This is where I killed the ants with cleaning chemicals
This tortuous shape represents a salamander squeeze
the distance and it grows it shrinks when we leave it alone
This is where you froze the mouse you’d half killed
This is where you’ll lie down again with me…

Here is the beef we ate for the iron
We have been invited to a wedding in Austin
Here is the deck the landlord built
Here is our herb garden
Here is my bicycle
You bought a waffle iron…

I do not see the poetic beauty in this poem.
I could even write something like this!


Conclusion: Ansel Adams’ Aspens
13 sentences with enjambment for  visual effect.
Repetition of a few phases…
” To tiny Ansel Adams…”

Focus on SKY:
the sky must seem a miracle
the sky bright and bottomless
the sky must seem a matter of fact
the bright black sky
the sky is what it is

Focus on TREE(s)
trees gnarled as the knees of elephants
renders each tree a bouquet of paper
each tree out there glows with itself

What does Ansel Adams want to do?
— toiling after the spirit, not just the body of America.
— the mind beneath he wants to grasp

This was a very nice poem about Ansel Adams photographs


Conclusion: Still
Did I like any of the poems?
I liked  ONLY ONE POEM    “Still”.
I read it and then listened to A. Darcy read the poem.
It was THE BEST poem in the book.



#Poetry Blakwork (title poem)

  • Author: Alison Whittaker
  • Title: Blakwork
  • Published: 2018
  • Publisher: @MagabalaBooks
  • Trivia: 2019 shortlist Victorian Premier’s Award Indigenous Writing
  • Trivia: 2019 WINNER Mascara Lit Review Avant-garde Award for literature
  • Trivia: 2019 shortlist ABIA Small Publishers’ Adult Book of the Year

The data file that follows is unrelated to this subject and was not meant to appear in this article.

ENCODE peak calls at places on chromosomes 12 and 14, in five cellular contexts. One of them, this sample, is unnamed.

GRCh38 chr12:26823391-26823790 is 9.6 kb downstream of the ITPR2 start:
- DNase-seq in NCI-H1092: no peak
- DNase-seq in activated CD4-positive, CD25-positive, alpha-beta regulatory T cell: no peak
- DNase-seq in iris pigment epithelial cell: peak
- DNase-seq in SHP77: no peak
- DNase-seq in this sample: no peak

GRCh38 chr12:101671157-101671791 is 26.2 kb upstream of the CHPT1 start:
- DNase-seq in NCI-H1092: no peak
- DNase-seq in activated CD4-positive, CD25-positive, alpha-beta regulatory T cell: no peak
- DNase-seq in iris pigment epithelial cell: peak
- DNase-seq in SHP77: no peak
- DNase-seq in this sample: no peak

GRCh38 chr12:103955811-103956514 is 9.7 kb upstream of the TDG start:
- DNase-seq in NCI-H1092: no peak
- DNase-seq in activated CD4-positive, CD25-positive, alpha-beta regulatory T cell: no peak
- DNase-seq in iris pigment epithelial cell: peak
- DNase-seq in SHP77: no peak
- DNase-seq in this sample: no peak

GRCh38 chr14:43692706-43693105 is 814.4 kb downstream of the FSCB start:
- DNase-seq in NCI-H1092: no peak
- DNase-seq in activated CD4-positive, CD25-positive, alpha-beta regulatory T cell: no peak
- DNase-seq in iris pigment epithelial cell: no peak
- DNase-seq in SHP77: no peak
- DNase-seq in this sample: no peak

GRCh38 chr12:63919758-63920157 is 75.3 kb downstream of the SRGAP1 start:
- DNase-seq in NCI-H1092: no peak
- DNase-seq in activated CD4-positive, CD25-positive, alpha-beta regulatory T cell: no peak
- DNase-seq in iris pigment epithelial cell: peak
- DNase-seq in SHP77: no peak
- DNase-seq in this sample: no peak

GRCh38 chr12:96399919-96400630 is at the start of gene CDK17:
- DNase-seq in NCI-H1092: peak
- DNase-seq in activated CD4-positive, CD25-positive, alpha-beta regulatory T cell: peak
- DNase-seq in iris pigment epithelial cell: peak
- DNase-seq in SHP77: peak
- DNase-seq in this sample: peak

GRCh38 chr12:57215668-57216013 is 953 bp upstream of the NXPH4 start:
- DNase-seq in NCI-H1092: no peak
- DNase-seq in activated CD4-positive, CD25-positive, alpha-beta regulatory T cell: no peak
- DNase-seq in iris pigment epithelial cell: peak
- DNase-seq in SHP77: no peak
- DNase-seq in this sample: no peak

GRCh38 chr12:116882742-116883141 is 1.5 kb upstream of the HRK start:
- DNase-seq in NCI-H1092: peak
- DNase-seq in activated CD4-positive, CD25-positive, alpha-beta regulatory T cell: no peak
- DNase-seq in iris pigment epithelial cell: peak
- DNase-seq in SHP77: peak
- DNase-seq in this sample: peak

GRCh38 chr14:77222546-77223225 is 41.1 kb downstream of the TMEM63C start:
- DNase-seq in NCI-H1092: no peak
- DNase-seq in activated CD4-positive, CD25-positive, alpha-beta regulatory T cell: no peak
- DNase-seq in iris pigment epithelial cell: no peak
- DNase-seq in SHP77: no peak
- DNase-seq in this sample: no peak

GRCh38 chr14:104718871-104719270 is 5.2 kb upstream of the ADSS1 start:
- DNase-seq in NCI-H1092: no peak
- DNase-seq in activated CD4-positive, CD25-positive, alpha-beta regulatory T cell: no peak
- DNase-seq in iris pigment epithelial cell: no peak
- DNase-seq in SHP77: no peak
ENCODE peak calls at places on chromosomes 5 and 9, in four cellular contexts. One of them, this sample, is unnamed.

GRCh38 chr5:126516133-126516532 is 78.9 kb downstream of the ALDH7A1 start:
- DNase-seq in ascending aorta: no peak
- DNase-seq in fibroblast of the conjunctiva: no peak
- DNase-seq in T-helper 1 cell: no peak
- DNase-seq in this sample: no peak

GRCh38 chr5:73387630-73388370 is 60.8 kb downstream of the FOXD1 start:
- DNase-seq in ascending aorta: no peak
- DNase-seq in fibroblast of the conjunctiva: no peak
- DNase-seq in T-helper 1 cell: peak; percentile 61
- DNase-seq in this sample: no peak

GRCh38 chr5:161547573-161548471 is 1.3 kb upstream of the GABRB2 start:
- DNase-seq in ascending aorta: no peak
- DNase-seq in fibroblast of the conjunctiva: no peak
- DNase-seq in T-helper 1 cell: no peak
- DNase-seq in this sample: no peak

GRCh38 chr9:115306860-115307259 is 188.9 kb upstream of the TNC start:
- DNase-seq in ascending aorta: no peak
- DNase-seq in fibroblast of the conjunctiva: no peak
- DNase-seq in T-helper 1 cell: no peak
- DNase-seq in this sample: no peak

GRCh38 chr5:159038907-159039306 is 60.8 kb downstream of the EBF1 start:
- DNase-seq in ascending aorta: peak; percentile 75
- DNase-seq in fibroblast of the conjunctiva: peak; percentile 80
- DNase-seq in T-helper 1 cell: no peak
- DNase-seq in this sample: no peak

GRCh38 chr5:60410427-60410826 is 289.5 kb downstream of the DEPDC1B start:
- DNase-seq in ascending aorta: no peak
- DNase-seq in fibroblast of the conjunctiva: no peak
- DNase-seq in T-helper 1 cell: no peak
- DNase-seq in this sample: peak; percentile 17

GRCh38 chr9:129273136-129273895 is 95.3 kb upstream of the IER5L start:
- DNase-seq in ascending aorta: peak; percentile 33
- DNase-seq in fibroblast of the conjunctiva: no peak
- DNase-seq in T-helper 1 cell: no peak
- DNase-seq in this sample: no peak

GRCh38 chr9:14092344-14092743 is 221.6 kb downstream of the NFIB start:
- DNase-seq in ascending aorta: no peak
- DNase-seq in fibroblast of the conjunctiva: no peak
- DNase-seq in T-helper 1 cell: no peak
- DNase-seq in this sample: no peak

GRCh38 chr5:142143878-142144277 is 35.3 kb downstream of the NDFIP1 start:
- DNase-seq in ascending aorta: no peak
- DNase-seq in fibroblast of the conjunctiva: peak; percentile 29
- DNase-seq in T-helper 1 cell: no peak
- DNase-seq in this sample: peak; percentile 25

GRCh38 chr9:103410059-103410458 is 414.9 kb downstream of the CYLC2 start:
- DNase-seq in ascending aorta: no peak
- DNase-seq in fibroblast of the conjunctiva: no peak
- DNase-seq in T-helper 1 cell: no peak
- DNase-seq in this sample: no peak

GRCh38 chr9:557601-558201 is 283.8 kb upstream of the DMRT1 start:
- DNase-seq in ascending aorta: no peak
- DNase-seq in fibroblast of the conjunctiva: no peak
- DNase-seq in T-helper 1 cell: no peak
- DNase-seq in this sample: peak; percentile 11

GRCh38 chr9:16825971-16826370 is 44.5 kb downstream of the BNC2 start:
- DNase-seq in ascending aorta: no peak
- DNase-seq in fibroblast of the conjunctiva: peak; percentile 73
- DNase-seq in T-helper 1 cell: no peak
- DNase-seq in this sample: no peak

• List of Challenges 2019
  • Monthly plan
  • #AWW2019
  • @AusWomenWriters
  • Trivia: Review:  poem  Cotton On   (pg 15)



  1. I was staring at the book  turning it front to back.
  2. Why the choice of a bird on the cover?
  3. Perhaps if you live in Australia  you know what it means.
  4. I had to find out more about the metaphor of a blackbird.
  5. Difficult to read….
  6. Origin of the term ‘blackbirding’:
  7. The term may have been formed
  8. …directly as a contraction of ‘blackbird catching’.
  9. Blackbird’ was a slang term for the local South Pacific indigenous people.
  10. It might also have derived from an earlier phrase,
  11. blackbird shooting’, which referred to
  12. recreational hunting of Aboriginal people by early European settlers


Title poem:      Blakwork  (pg 3)

  1. The sun rises 0530 am on this side of the world.
  2. No matter how hard I try…I’m wide awake at 0600 am.
  3. My eyes are not yet focused so I use a magnifying glass to
  4. …read the first poem in the chapter Whitework.
  5. Blakwork: 41 words that pack a punch.
  6. I didn’t realize that today (26 May) is #SorryDay in Australia
  7. This poem sums up the sentiment of
  8. …reconciliation from an other perspective.


  1. Type of Poem:  poet-in-conversation (present tense)
  2. Who is speaking?  Alison Whittaker the poet
  3. Who is ‘you’  in the poem?    White Australia
  4. Title:   Blakwork
  5. Australia’s slavery started because other countries abolished it.
  6. Aboriginal people were used in
  7. the pearling, sugar cane and cattle industries.
  8. They suffered terrible abuse and were denied their wages.



  1. There is an energy…tension  in this poem.
  2. I tried to discover the  starting subject and
  3. …then the discovered subject in a poem.
  4. There is always a door to be opened the
  5. will lead you down another path
  6. …in this poem a ” cynical path”.


  1. Starting subject:
  2. blakfella works –> payment callous hands –> profit to white Australia
  3. Door: words   “white guilt”
  4. Discovered subject:
  5. Blakfella works –> payment now bound by contract (indentured)
  6. profit –> white Australia can have “soothing” feeling of reconciliation
  7. “nine to five forgiving you.”
  8. #powerful




  • Fresh blakwork; industrial complexes
  • hands with
  • smooth and flat palm callouses.
  •      Soothing re —
  •                         –conciliation
  • That dawdling off-trend meme
  • white guilt. To survive it; well,
  •      it’s naff to say, but compul–
  •                       –sory to do. Indentured blakwork, something like
  • nine to five, forgiv–
  •                      –ing you.



  1. Words I had to look up for a clear meaning of the poem: